Sticking your nose in
COMMENT Physiotherapists need to be keen observers, good listeners and possess a deft touch, but Dianne Sfiligoi suggests a good sense of smell could come in handy too.
I bet you know the smell of ketosis, that dastardly morning fruity breath determined not to relent until you feed it breakfast.
Your sense of smell has just diagnosed a fat-burning metabolic state called ketosis. Low in carbs after a night’s sleep your body switches mainly to burning fats. Ketones, a by product of this metabolic state, build up in your blood. High ketone levels often cause bad breath. This same ketosis-breath can be a sign of an acute complication of diabetes—ketoacidosis.
Fruity breath can also be the smell of diabetic-breath—low blood sugar is on the cards.
In clinical practice, we are highly aware of what we see, hear and feel. We call upon these essential senses to help us discern what is going on with our client. These senses play a large part in our clinical reasoning process. But how important is our sense of smell in this process?
Can we smell a urinary tract infection of an elderly client sitting in wet pants? Can we smell a cry for help in someone who reeks of alcohol every time she comes to the clinic? Can we smell an infected surgical wound hidden in the cast of a little boy with intellectual challenges?
Yes is the answer to all of these. We may even be able to smell Parkinson’s disease without knowing it.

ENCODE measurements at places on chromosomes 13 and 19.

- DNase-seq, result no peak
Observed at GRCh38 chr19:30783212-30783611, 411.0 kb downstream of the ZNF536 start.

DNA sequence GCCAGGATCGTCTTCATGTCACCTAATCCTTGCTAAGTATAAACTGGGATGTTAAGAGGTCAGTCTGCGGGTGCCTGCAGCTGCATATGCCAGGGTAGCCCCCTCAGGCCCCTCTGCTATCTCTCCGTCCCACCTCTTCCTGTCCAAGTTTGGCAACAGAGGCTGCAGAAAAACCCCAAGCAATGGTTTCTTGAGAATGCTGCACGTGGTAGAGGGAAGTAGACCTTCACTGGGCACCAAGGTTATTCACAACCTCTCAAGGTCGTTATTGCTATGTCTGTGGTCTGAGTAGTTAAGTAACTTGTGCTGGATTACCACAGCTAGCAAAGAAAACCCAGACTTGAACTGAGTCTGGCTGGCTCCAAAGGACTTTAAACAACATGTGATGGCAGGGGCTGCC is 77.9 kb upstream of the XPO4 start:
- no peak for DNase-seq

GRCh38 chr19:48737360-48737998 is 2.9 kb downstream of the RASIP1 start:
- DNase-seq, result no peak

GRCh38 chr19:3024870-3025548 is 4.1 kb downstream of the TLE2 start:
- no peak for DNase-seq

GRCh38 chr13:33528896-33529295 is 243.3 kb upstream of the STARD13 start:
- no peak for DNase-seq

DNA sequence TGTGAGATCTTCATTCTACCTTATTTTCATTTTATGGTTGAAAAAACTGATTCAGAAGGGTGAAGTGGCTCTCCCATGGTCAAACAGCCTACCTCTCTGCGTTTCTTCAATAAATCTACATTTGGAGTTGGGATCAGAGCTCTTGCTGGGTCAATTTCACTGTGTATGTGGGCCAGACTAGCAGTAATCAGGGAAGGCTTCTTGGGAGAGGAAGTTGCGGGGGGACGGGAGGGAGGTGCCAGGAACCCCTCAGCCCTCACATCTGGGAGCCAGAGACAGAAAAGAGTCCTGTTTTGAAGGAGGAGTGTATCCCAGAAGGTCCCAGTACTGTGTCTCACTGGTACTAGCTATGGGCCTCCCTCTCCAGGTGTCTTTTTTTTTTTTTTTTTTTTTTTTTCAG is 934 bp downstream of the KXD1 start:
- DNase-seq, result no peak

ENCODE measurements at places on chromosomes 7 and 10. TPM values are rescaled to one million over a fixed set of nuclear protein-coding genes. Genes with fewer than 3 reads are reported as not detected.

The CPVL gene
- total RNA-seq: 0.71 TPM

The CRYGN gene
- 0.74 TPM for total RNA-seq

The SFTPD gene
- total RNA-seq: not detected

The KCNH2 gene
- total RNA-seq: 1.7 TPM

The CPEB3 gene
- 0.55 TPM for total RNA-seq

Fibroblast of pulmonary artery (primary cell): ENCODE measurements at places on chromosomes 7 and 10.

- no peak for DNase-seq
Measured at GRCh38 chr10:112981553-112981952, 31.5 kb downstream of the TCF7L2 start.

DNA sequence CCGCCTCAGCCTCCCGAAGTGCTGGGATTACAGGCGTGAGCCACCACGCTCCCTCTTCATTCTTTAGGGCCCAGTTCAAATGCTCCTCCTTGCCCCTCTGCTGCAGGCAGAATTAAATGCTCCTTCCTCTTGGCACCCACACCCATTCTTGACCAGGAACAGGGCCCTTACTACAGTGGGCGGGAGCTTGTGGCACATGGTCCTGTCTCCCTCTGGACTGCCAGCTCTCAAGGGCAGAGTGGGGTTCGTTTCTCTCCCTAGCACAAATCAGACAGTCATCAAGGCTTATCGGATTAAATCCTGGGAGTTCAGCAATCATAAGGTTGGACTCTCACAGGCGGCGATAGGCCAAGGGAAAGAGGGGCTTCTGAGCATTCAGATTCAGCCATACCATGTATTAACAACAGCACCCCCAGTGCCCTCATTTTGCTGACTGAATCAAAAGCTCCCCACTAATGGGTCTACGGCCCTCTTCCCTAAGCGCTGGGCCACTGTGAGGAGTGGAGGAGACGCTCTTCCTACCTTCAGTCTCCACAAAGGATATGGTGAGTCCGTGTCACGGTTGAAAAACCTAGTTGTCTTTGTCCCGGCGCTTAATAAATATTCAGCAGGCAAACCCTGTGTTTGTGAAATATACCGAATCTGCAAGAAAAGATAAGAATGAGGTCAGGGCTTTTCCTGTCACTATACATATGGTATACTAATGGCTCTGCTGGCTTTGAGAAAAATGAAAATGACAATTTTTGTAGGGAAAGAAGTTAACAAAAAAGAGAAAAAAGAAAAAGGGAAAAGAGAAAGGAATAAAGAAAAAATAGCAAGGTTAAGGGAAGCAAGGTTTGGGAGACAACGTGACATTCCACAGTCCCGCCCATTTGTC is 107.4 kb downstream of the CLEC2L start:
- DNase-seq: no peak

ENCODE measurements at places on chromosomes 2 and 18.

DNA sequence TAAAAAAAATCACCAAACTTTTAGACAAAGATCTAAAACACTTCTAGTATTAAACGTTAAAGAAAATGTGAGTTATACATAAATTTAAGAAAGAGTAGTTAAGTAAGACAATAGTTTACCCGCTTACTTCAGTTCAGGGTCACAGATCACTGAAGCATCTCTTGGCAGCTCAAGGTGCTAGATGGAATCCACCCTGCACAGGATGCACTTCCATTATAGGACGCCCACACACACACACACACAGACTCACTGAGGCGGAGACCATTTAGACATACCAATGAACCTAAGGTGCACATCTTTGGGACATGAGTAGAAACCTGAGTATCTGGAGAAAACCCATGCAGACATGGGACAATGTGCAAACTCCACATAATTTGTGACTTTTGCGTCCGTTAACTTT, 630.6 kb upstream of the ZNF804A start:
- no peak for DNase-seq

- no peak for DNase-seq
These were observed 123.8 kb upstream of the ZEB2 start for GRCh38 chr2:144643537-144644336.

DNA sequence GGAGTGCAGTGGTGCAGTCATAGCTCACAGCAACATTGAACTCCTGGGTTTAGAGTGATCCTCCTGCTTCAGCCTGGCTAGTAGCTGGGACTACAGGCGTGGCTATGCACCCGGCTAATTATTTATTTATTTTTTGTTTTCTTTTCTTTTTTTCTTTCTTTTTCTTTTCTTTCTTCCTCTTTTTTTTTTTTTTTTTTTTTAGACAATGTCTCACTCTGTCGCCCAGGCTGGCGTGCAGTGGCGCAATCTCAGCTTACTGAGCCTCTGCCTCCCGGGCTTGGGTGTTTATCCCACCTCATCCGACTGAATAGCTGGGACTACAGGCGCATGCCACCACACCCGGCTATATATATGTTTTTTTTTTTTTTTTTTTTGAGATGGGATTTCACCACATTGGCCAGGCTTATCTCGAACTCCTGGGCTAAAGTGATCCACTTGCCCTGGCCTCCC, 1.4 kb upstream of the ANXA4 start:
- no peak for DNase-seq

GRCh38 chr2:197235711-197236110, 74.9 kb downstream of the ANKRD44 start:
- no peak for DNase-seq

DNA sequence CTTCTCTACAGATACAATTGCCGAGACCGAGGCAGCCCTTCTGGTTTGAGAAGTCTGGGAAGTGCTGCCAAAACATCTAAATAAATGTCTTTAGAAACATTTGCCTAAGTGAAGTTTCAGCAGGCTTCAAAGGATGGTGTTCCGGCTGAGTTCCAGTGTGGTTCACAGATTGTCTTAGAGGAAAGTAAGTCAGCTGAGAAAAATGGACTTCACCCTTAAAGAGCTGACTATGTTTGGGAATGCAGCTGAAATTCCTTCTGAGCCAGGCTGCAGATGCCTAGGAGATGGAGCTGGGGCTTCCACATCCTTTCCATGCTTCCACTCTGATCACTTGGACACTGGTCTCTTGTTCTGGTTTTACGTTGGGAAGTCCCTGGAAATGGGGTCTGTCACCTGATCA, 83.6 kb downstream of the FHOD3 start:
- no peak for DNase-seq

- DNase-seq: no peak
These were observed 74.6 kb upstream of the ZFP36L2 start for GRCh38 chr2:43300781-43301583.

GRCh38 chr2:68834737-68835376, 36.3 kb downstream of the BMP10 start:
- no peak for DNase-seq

Interestingly, we do not speculate on these diagnoses using our eyes, ears or hands—after all we do not hear the incontinence, we did not feel the drinking problem and we may not see the infected site.
We use our noses for this job. But how many of us actually write our olfactory observations in our clinical notes?
Dianne Sfiligoi, APAM, was a practising physiotherapist before becoming a career pathway advisor for the APA.
- FURTHER READING
‘You can smell when someone’s sick— here’s how’. The case of a woman who can smell Parkinson’s disease, published in National Geographic in January 2018.
‘Scent of a patient: an underestimated role in clinical practice?’ A brief review published in the British Journal of General Practice, July 2012: ncbi.nlm.nih.gov/pmc/articles/PMC3381266
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